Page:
A mass murderer, thief and most wanted criminal with unknown powers, Acheron Hades, decides not only to steal original manuscripts of revered English literature, but also use a newly invented Prose Portal to travel into the books, steal characters and change the narratives forever. Thursday is recruited by a higher level team to help catch him because she’s the only person who knows what he looks like. Way leads to way, and Thursday ends up chasing Acheron across England and Wales, through time, and into novels.

The Eyre Affair by Jasper Fforde is a crossover novel; it spans genes, as a lot of novels tend to do. This one is very intriguing to me, however. At my library, it is in the mystery section. The novel is a police procedural with a detective at its heart, but in my humble opinion, the Sci-Fi aspect trumps the mystery aspect. Without the science fiction aspects, this novel would not exist. Time travel, strange powers, and an alternate reality are essential to the life of this novel. You could take out Thursday being a detective, and the novel could still stand on its own two legs.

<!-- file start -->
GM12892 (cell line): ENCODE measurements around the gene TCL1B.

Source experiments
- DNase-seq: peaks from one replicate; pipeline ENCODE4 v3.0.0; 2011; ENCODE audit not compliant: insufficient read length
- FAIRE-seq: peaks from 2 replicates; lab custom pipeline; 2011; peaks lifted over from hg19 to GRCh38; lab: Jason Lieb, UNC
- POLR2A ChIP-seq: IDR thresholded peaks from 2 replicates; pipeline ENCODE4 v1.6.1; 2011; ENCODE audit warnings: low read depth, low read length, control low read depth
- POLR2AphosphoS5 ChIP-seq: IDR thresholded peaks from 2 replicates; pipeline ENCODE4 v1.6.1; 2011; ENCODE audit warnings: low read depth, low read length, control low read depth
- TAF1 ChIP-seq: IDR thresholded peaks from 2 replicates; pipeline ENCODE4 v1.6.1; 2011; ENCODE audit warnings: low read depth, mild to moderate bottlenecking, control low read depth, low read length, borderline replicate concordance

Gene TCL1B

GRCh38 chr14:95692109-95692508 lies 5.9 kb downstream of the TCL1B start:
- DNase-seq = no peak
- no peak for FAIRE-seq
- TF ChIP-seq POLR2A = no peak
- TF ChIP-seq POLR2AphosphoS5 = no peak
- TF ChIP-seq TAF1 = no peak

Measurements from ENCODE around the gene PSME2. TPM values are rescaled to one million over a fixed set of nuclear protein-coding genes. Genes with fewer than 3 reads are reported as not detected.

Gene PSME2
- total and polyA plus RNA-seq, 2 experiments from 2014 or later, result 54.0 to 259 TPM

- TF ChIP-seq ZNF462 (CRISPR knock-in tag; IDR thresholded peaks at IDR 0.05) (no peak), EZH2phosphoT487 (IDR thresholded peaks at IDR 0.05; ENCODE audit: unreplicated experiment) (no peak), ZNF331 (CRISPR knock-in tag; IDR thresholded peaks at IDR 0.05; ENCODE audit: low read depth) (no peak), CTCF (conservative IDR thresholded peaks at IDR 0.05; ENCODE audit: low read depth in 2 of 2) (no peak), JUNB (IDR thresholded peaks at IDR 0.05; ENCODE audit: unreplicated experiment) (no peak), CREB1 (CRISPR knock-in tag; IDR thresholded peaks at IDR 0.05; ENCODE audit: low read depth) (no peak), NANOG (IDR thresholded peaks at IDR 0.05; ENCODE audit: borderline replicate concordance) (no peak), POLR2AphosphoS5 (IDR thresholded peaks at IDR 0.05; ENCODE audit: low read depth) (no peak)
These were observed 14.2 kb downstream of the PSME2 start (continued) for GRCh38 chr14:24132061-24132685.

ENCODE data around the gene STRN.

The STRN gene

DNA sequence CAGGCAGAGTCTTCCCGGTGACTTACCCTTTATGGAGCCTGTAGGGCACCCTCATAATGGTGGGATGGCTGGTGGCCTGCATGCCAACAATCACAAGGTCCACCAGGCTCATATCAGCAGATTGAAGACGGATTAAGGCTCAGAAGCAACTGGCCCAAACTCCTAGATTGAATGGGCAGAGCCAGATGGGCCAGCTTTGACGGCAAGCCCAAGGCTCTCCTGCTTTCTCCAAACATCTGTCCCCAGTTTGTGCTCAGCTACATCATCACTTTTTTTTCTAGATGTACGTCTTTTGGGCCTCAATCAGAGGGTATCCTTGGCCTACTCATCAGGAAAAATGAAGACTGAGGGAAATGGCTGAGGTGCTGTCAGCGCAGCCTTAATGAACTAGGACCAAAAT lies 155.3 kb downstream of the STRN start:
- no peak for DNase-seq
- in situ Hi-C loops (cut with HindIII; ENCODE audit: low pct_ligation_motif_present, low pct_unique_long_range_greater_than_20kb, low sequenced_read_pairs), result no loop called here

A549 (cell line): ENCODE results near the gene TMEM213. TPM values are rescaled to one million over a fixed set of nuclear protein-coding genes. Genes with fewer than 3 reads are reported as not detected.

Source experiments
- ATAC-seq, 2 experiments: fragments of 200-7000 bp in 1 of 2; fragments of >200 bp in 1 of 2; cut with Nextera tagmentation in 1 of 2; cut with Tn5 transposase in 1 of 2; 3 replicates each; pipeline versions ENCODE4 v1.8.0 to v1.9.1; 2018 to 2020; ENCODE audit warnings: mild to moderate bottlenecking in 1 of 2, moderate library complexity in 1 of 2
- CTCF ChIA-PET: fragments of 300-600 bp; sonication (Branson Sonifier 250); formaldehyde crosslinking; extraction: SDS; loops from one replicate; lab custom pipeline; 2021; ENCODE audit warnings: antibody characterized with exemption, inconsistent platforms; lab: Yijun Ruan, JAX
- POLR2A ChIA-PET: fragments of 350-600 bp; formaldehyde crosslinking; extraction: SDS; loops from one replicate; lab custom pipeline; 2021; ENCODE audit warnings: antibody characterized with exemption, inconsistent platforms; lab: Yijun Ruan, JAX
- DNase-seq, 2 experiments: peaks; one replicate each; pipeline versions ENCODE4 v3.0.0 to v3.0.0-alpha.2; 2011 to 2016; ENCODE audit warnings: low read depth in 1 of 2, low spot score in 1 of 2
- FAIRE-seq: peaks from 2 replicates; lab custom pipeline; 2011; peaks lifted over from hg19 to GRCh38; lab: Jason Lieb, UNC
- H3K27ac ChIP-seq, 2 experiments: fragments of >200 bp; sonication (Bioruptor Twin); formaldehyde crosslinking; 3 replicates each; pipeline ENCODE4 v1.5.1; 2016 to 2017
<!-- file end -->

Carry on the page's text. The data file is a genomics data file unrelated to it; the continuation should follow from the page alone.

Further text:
Being that I’m not much of a Sci-Fi kind of person, I did not stumble upon this title on my own. It was on the top of a Sci-Fi booklist (another one of the lists my coworkers and I competed over, I lost) and it was about Jane Eyre and literature. I was immediately intrigued. Let me tell you right off the bat that this is not for everyone. It’s not a beginner’s novel. One needs some prior knowledge and tastes to appreciate it.  First, you should at least tolerate science fiction. Second, you need to appreciate police procedurals. Lastly, you need to have an understanding of English literature. At the very least know a bit about Shakespeare and Jane Eyre. See?! It’s a bit demanding.